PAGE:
The United States “has never had its truth telling moment as it relates to the middle passage and the impacts of enslaving so many people for so many years,” U.S. Representative Barbara Lee said Thursday at a John F. Kennedy Jr. Forum.
Lee’s appearance at the Forum marked the beginning of the two-day Truth and Transformation Conference, organized by the Institutional Antiracism and Accountability (IARA) Project at Harvard Kennedy School’s Ash Center for Democratic Governance and Innovation. The theme was “Looking Back, Paying It Forward: Truth and Transformation through Historical Accountability.”
Lee, who has been working with U.S. Senator Cory Booker on legislation to create the first U.S. Commission on Truth, Racial Healing and Transformation, was just the right person to begin the day-long conference, according to Khalil Gibran Muhammad, the Ford Foundation Professor of History, Race, and Public Policy and director of the IARA Project.
“Most of what we are committed to is understanding how to understand the past, how to reckon with that past as the benchmark for measuring progress in the future,” Muhammad said in introducing Lee. “What debts are owed, what conversations need to be had, what kind of community do we need to build in order to have a better future?”
“It's not about accusing people. This is about telling the truth because that's the only way to move forward.”
Rep. Barbara Lee
Lee, who has represented a swath of Oakland and Berkeley, California, in the U.S. House since 1998, spoke with Melissa Perry-Harris, the Maya Angelou Presidential Chair at Wake Forest University.
“Forty countries have established truth commissions. And the U.S. funds a lot of these international commissions through the U.S. Institute of Peace,” Lee said, referring to the nonpartisan institute founded by Congress in 1984 and dedicated to resolving violent conflict abroad to ensure U.S. and global security.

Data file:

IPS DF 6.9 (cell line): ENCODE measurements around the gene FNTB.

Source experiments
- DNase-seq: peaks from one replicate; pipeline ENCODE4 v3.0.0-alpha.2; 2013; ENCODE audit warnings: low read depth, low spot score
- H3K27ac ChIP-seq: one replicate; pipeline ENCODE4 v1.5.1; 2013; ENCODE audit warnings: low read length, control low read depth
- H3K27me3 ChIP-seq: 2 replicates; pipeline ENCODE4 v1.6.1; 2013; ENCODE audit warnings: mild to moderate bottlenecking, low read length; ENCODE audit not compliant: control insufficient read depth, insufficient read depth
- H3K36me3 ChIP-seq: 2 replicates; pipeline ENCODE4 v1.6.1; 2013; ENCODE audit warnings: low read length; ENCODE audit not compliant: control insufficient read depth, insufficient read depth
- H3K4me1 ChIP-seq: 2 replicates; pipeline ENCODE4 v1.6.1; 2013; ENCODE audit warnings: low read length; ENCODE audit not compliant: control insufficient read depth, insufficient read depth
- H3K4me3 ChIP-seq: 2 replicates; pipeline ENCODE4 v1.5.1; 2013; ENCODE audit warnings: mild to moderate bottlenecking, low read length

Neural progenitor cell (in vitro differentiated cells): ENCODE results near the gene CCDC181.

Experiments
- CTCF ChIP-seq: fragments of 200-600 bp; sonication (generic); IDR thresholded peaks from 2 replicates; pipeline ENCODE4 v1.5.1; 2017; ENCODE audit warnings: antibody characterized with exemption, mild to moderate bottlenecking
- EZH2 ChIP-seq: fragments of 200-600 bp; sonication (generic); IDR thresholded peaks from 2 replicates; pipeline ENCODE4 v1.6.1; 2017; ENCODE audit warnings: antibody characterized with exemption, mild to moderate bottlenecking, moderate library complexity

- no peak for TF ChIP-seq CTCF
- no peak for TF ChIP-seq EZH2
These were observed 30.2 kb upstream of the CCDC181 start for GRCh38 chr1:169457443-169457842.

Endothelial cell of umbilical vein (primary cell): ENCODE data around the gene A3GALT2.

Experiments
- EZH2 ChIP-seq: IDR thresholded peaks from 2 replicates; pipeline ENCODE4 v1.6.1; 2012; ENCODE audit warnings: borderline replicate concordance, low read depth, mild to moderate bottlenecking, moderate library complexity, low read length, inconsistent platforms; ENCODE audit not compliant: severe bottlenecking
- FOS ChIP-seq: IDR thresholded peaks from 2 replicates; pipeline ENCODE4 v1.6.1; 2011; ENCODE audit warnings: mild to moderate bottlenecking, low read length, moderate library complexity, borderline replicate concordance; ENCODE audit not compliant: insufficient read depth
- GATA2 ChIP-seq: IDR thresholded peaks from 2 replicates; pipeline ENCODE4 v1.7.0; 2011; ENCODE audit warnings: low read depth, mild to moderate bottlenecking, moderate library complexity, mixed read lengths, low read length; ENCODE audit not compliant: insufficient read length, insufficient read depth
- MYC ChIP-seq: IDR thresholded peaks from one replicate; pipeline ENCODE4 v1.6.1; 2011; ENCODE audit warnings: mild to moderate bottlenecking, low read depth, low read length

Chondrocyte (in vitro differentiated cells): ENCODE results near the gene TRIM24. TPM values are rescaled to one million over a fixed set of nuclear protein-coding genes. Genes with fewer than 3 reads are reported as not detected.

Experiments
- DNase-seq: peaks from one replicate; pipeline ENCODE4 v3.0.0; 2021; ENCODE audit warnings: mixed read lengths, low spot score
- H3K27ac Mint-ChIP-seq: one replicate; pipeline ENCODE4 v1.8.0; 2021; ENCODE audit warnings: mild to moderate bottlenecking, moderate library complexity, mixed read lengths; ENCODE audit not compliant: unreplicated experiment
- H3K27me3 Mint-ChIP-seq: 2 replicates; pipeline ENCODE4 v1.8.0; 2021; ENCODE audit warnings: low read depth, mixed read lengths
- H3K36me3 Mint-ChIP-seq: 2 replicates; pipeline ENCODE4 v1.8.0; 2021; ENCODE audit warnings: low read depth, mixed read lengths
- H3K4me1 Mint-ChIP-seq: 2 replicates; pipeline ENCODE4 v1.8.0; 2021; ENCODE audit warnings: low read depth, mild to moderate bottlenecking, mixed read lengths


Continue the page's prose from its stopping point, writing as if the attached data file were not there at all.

“And there are commissions around the country at the local level,” she continued, referencing the work of truth commissions already at work in communities. "So, it's not like this is brand new in this country, because we've been doing this at the local level. But I want it to be a national commission.”
From Lee’s perspective, commissions are a pathway to healing: “It's not about accusing people. This is about telling the truth, because that's the only way to move forward.”
The proposed truth commission goes hand-in-hand with other legislation Lee has introduced: H.R. 40, The Commission to Study and Develop Reparation Proposals for African Americans Act.
“Reparations are the conclusion of this process through the United States Congress,” Lee said. “You can't just move forward and heal without transforming this country. And that means reparations.”
“Individuals, families of those who enslaved people, who benefited from that, should be able to talk about how they benefited,” Lee said, acknowledging the difficulty of a discussion around reparations. “But it's the institutions that we must really focus on, all around the country. I mean the insurance industry, universities, the government, the legalization of enslaving Africans was sanctioned and was in law.”
The 2022 Truth and Transformation Conference opened the doors for such discussion. With panels covering affirmative action policies and current diversity practices, monuments and racial reckoning, and the reparation movements already underway in the United States, attendees were able, as Muhammad suggested, to learn what’s possible going forward.
You can watch the complete Forum event to learn more about Lee’s proposed legislation.
Photograph by Graeme Sloan/Sipa USA via AP Images